Feeds

Oyster system failure causes travel misery

Computer fault buggers barriers

SANS - Survey on application security programs

Updated London commuters are suffering more problems than usual this morning, thanks to the weekend failure of the Oyster card readers at tube stations and on buses.

Extra staff have been drafted in this morning to sort out problems with cards which were used between 5.30am and 10.30am on Saturday. Some cards were apparently wiped, meaning some customers were left with cards that didn't work and/or a fine.

Although the problems were supposedly fixed by 10.30am Saturday morning, we've had reports of problems on buses up until late Saturday evening.

Certain Freedom Passes and Young Persons Oyster cards might also need to be exchanged for a new card. Transport for London believes as many as 40,000 cards might have problems.

TfL said the computer problem was fixed at 9.30am on Saturday but some retailers did not get ticket services back until Sunday. People who were charged a maximum fare on Saturday morning will get an automatic refund on Tuesday.

The problem comes just weeks after Dutch researchers found a way to clone the Mifare chip which the card is based on. Chip company NXP is taking legal action to silence the university researchers who revealed the problem.

Update: A TfL spokesperson sent us the following statement:

The vast majority of passengers have travelled without any disruption this morning and London Underground staff have minimised the delay to passengers with cards that are not working.

Less than 1% of the 6 million regular Oyster card users required replacement cards after the incident on Saturday morning. We are replacing affected cards and there are now less than 35,000 cards that need to be replaced. If this has not been practical during this morning, LU staff, and London bus drivers, have allowed these passengers to travel.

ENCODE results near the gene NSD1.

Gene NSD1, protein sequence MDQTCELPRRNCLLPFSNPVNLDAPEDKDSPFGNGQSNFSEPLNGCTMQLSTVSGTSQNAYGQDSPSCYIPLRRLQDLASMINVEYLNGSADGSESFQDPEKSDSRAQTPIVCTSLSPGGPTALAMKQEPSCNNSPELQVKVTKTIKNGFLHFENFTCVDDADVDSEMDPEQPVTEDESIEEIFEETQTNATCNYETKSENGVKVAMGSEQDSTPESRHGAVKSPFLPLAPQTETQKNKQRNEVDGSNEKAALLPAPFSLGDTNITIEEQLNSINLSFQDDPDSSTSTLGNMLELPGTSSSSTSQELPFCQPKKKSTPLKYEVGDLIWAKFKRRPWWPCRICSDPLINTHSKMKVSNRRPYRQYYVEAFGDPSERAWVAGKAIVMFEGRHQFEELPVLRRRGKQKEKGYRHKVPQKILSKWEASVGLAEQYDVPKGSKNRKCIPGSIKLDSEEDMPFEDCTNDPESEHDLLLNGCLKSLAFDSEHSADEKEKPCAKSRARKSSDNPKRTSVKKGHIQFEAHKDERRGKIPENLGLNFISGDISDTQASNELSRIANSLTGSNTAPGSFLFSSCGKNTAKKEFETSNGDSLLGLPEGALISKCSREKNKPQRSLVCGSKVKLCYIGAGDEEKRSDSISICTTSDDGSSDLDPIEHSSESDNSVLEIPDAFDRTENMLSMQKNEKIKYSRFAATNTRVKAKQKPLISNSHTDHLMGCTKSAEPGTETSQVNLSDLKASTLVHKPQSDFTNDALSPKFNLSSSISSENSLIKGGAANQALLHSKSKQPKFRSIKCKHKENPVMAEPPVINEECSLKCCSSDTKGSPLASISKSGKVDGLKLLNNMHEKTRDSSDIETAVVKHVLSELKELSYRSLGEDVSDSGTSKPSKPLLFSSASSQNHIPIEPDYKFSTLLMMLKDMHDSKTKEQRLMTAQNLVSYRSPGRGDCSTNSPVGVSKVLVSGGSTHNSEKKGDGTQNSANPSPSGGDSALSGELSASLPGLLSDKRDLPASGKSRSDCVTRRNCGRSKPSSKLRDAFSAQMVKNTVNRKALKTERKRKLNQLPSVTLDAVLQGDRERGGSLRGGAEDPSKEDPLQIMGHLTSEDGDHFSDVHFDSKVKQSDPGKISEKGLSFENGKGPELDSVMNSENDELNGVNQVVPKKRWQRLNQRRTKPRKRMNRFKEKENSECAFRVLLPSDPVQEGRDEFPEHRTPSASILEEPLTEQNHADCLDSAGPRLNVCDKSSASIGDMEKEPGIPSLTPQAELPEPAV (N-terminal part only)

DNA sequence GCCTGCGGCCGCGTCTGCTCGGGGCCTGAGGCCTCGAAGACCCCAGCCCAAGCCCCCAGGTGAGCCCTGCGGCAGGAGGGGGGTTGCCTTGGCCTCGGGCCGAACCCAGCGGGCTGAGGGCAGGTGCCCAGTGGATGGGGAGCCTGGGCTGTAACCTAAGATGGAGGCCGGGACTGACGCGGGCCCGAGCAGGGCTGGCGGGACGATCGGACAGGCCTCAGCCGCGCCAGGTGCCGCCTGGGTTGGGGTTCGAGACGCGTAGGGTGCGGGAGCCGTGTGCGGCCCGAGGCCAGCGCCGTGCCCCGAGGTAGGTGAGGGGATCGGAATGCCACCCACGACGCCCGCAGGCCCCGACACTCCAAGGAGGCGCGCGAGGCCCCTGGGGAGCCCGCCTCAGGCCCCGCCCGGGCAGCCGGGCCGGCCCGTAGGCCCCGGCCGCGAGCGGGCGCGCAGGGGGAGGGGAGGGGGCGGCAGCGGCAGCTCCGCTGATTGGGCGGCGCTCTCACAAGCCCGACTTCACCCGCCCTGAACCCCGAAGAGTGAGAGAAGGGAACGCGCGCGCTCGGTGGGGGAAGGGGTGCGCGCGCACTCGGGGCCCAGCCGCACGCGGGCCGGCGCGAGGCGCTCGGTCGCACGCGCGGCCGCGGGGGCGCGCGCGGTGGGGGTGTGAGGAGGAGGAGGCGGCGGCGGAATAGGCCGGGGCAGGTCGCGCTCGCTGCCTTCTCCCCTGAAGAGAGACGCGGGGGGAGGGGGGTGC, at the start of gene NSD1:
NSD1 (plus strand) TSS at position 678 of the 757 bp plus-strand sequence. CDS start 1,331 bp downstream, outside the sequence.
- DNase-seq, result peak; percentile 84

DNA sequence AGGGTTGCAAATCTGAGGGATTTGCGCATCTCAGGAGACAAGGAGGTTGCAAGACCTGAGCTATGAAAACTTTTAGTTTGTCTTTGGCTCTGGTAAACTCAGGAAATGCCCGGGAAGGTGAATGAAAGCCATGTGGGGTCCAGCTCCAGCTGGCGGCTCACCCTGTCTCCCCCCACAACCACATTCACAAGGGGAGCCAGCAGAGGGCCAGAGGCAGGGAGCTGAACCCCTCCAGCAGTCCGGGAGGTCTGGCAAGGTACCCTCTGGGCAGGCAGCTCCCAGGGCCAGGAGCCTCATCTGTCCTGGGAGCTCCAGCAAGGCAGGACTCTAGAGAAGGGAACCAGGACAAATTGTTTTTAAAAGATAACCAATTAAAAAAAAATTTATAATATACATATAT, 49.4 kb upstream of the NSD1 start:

Ticket offices are well stocked and we advise those passengers who have not yet replaced their cards to go to their nearest LU ticket office through-out today.

®

High performance access to file storage

More from The Register

next story
Obama allows NSA to exploit 0-days: report
If the spooks say they need it, they get it
Putin tells Snowden: Russia conducts no US-style mass surveillance
Gov't is too broke for that, Russian prez says
Snowden-inspired crypto-email service Lavaboom launches
German service pays tribute to Lavabit
Mounties always get their man: Heartbleed 'hacker', 19, CUFFED
Canadian teen accused of raiding tax computers using OpenSSL bug
One year on: diplomatic fail as Chinese APT gangs get back to work
Mandiant says past 12 months shows Beijing won't call off its hackers
Heartbleed exploit, inoculation, both released
File under 'this is going to hurt you more than it hurts me'
Arts and crafts store Michaels says 3 million credit cards exposed in breach
Meanwhile, Target investigators prepare for long process in nabbing hackers
prev story

Whitepapers

SANS - Survey on application security programs
In this whitepaper learn about the state of application security programs and practices of 488 surveyed respondents, and discover how mature and effective these programs are.
Combat fraud and increase customer satisfaction
Based on their experience using HP ArcSight Enterprise Security Manager for IT security operations, Finansbank moved to HP ArcSight ESM for fraud management.
The benefits of software based PBX
Why you should break free from your proprietary PBX and how to leverage your existing server hardware.
Top three mobile application threats
Learn about three of the top mobile application security threats facing businesses today and recommendations on how to mitigate the risk.
3 Big data security analytics techniques
Applying these Big Data security analytics techniques can help you make your business safer by detecting attacks early, before significant damage is done.